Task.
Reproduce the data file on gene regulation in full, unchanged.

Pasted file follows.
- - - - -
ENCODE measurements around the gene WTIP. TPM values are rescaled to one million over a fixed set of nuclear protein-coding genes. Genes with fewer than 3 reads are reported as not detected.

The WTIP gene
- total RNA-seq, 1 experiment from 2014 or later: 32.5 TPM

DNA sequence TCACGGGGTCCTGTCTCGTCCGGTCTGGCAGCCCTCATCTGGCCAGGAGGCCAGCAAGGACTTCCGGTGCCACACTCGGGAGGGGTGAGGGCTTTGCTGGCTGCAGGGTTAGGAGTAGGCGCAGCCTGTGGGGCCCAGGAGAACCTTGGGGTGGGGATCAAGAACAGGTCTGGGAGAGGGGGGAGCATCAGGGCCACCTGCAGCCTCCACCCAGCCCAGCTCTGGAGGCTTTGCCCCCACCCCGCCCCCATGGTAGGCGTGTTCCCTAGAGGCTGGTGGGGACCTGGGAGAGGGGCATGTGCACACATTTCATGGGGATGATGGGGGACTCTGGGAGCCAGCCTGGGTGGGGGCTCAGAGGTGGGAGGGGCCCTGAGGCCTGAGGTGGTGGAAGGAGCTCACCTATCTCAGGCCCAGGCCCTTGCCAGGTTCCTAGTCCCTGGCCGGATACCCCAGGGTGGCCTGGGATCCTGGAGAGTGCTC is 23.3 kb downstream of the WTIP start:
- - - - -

ENCODE measurements around the gene WTIP. TPM values are rescaled to one million over a fixed set of nuclear protein-coding genes. Genes with fewer than 3 reads are reported as not detected.

The WTIP gene
- total RNA-seq, 1 experiment from 2014 or later: 32.5 TPM

DNA sequence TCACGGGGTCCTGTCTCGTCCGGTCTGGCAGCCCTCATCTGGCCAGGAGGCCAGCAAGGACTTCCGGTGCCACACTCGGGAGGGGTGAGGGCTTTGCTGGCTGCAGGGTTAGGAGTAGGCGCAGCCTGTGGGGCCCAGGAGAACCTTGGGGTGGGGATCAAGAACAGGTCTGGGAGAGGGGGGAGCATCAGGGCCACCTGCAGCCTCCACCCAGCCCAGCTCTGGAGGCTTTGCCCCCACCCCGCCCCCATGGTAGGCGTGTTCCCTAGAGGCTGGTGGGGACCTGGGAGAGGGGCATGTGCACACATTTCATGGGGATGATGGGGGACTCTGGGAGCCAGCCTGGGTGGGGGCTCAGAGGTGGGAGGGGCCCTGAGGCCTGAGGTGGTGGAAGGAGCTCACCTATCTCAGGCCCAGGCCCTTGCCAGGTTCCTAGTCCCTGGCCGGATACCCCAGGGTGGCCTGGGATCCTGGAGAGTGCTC is 23.3 kb downstream of the WTIP start: